Lessons from Thinking Bigly

Ben Yeoh is an investor, a playwright and chair of the board for Coney, the UK theatre company I work for. We bonded over conversations about systems theory and climate change, and in 2018 he invited me to be a co-presenter for his Thinking Bigly performance lecture.

The show takes a bird’s eye view of the climate crisis from an economic and policy perspective, and then dives into the big question: What can we do?

This is much more in Ben’s wheelhouse than mine. I work a lot with climate scientists and researchers, but these questions of policy and solutions are well outside my understanding. But Ben wanted some help creating some interactive sequences in the show, and I jumped at the chance to be involved – partly to get to perform with him (Ben is a powerhouse & a big inspiration for me) and partly because I was pleased to be pushed out of my comfort zone and forced to grapple with these issues through a very different lens.

We’ve performed the work about 10 times now, in theatres (the Pleasance, Theatre Deli), museums (the Museum of London), for private businesses (pwc) and community groups. Ben’s also presented a solo version a few times, on his travels as a sustainable investor.

Doing the show has been educational for me in the best possible way. It’s forced me to grapple with climate policy and economics, to examine my own lifestyle, and to reflect on where best to put my energy.

The show keeps developing and evolving with each performance, and it wasn’t until a few months in that Ben produced this slide, which sums up the show beautifully, and which I love so much I’ve adopted it as my go-to for how to tackle the crisis in my own life.

Lower One Impact
Pick one impact you’re having on the planet and work on lowering it. The idea here is that rather than trying to transform your lifestyle to become completely carbon neutral, pick one particular area where you’re having an impact and work to reduce it.

Start by calculating your impact – the WWF footprint calculator is a good start. Identify one area where you can make a significant difference. For a lot of people, that’s likely to be flying, eating meat, or driving a car. Work on bringing it down. Then when you’ve reduced it or eliminated it, turn to the next thing and address that.

Support One Innovation
Ben uses the word ‘innovation’, but I’d say ‘solution’. The point here is that climate change is intersectional – it cuts across every facet of our lives and society – but that means that the solutions are intersectional too.

There are so many places you can start to make a difference – there are countless charities and NGOs out there striving towards climate solutions. Pick one (or two, or three) and support them, either financially or with your time.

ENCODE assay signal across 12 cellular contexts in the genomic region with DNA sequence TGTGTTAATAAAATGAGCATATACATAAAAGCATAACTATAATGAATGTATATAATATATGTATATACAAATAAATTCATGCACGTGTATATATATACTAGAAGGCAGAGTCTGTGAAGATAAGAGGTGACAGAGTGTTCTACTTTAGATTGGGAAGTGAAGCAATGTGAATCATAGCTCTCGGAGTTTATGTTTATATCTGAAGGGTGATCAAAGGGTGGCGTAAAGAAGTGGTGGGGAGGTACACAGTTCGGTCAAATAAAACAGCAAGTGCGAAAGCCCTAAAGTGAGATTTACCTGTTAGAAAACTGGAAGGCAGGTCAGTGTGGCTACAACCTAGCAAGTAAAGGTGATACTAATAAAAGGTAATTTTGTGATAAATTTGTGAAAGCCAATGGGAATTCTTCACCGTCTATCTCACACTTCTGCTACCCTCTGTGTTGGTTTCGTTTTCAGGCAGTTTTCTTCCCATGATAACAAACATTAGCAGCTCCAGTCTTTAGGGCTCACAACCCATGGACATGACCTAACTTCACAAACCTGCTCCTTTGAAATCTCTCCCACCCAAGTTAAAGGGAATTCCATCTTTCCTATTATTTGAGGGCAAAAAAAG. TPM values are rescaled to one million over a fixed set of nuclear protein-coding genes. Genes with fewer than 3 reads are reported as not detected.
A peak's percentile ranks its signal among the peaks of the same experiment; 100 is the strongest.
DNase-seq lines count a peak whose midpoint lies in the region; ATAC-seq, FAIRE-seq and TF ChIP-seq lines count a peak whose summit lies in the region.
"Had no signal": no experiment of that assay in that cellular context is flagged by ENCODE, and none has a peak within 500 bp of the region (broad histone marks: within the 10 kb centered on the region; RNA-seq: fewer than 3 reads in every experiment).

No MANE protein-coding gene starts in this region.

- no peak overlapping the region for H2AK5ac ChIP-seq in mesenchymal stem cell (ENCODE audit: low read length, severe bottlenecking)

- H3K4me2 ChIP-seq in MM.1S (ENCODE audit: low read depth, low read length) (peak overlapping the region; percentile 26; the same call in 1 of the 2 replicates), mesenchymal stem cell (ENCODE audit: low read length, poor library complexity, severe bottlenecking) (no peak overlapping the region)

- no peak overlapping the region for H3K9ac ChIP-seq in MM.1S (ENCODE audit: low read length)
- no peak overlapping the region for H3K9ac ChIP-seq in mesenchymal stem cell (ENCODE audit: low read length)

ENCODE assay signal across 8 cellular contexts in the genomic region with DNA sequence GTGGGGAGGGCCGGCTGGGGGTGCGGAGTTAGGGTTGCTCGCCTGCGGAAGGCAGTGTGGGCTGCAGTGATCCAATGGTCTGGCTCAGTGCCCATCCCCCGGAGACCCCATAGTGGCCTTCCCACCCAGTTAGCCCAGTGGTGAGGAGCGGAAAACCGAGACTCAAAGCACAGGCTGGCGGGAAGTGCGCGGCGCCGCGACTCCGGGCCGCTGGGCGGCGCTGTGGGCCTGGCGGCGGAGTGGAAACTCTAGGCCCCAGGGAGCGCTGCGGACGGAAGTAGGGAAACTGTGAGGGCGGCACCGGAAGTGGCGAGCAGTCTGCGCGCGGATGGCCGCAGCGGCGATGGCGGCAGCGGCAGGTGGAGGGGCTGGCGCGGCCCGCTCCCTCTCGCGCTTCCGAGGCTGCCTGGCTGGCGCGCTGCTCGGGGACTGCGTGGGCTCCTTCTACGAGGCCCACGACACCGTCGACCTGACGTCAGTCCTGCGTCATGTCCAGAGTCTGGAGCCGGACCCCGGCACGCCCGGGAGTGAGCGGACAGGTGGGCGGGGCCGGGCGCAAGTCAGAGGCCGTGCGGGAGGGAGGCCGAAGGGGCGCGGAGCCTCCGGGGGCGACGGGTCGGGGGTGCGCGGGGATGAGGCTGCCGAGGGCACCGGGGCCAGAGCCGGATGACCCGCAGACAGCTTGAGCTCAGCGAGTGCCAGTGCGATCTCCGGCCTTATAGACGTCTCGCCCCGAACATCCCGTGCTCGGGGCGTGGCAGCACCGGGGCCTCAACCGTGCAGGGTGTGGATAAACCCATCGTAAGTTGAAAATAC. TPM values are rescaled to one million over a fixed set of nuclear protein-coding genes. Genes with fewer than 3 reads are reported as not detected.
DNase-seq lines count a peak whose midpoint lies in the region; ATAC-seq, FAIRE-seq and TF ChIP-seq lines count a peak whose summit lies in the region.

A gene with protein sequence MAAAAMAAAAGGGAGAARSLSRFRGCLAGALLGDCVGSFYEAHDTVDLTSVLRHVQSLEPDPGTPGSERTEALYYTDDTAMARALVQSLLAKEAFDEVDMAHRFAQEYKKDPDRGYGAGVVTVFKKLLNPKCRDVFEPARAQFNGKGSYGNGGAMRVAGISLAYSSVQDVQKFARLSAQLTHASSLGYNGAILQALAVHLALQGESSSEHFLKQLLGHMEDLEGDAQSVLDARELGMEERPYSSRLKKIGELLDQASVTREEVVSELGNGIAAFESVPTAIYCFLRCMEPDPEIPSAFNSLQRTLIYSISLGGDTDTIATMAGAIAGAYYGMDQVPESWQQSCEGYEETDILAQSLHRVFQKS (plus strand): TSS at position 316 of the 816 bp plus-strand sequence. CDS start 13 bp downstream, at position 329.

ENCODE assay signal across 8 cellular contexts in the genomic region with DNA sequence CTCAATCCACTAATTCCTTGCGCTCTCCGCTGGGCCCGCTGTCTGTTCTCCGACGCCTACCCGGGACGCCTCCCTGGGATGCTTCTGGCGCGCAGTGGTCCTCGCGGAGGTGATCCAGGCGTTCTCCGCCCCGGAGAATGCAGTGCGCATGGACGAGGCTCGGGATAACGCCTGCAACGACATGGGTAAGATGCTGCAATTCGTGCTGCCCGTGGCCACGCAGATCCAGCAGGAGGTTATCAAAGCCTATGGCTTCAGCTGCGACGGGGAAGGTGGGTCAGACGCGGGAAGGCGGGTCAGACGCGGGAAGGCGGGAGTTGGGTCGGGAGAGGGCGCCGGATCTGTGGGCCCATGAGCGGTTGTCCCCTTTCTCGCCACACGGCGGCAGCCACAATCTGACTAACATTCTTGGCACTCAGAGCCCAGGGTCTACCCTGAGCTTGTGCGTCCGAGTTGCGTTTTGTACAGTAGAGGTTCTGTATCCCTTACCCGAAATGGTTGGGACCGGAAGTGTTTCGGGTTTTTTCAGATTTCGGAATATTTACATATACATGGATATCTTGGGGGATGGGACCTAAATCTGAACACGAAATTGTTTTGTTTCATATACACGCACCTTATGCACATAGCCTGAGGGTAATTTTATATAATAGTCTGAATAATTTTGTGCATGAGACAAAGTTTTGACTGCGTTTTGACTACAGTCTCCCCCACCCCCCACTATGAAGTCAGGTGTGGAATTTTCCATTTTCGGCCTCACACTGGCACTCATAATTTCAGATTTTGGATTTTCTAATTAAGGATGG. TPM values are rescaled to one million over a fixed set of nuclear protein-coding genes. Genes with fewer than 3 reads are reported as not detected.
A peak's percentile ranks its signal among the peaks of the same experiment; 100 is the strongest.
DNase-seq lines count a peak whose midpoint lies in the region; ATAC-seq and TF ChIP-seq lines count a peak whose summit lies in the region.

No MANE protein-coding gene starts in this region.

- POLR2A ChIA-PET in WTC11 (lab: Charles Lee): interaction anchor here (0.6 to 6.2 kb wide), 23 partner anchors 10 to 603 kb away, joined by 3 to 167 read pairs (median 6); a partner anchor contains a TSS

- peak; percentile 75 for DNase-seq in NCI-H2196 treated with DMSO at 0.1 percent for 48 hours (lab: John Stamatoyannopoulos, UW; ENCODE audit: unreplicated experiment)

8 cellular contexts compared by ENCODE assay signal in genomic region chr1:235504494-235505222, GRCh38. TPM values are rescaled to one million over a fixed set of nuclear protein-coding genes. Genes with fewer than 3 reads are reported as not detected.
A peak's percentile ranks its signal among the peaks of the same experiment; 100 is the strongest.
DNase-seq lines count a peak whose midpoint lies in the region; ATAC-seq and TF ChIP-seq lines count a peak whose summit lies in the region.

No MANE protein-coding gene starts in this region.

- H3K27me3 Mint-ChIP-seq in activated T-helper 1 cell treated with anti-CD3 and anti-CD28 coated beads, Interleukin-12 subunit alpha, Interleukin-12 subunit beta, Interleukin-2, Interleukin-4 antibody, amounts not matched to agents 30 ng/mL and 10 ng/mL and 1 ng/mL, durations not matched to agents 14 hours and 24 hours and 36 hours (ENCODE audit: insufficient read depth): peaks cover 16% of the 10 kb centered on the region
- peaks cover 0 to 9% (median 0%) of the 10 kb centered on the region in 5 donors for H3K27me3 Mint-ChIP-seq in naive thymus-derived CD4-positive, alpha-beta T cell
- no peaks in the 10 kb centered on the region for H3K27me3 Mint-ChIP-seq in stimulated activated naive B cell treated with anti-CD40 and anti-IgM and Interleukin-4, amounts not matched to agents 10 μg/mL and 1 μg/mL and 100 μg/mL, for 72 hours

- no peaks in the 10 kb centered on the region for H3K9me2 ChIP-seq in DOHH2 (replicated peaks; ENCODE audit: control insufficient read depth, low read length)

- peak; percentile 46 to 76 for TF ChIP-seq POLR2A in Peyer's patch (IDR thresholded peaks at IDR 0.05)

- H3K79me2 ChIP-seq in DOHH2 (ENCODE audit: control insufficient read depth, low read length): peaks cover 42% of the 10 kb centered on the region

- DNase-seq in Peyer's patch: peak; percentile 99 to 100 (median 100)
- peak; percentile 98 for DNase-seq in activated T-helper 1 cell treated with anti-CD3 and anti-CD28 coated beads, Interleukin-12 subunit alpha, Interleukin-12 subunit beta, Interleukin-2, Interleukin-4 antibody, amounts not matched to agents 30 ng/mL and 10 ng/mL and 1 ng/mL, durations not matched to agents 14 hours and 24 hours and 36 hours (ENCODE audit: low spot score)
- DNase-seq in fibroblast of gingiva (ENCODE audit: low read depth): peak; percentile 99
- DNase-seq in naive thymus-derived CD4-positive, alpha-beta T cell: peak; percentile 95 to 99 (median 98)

If you’re in a wealthy economy, use your money to support NGOs and organisations working in the developing world – your money goes a long way, further than you think. Support small and diverse orgs.

Project Drawdown is a breakdown of 100 different climate solutions. Have a flick through this list and see if any of them resonate with you. If so, find an NGO working in this space, get behind them. Support education for girls. Donate to the clean cookstoves initiative. Help Indigenous groups fighting for land rights.

For real, learning more about a particular climate solution and supporting a particular organisation or project will genuinely make you feel better.

Start One Conversation
We need to talk about the massive changes happening to the planet more than we do. Be willing to start that conversation. Don’t lecture people or just dispense depressing facts, talk about it.

Try, ‘I’m scared about how I’m going to live in a decade or two. How about you?’ Or, ‘What are your plans for when the crises start to escalate?’ (I mean, pick your moment, obviously, don’t be weird.)

Be vulnerable, be curious, be open, be compassionate, be a human with other humans in the midst of big global transformation.

Write One Letter
In terms of effort vs reward, writing letters is the most impactful thing you can do politically. When did you last write a letter to a politician? Or a CEO?

For me, writing letters to politicians is a slightly unnatural thing to do. It feels weirdly private, whereas posting something on social media feels public. You don’t get the same immediate feedback – you do sometimes get a letter back, but it takes weeks or months. But the facts bear it out: this is the most powerful thing we can do to effect political change.

I’m trying to make a routine of writing one letter a fortnight, to a politician or to a CEO. When I have the impulse to put something on social media, I’m trying to convert that urge into writing a letter. It’s counterintuitive but honestly if we could convert a fraction of the time we spent tweeting about climate change into letter writing, we would swamp politicians’ mailboxes and they would have no choice but to take it seriously.

These are my reflections on some of what I’ve learned from researching and co-presenting Bigly. I highly recommend getting this from the source, tho – come to a performance of Thinking Bigly (though I warn you, they tend to sell out as soon as Ben announces them, he has a following), or at the very least, get on Ben’s mailing list. Well worth your while.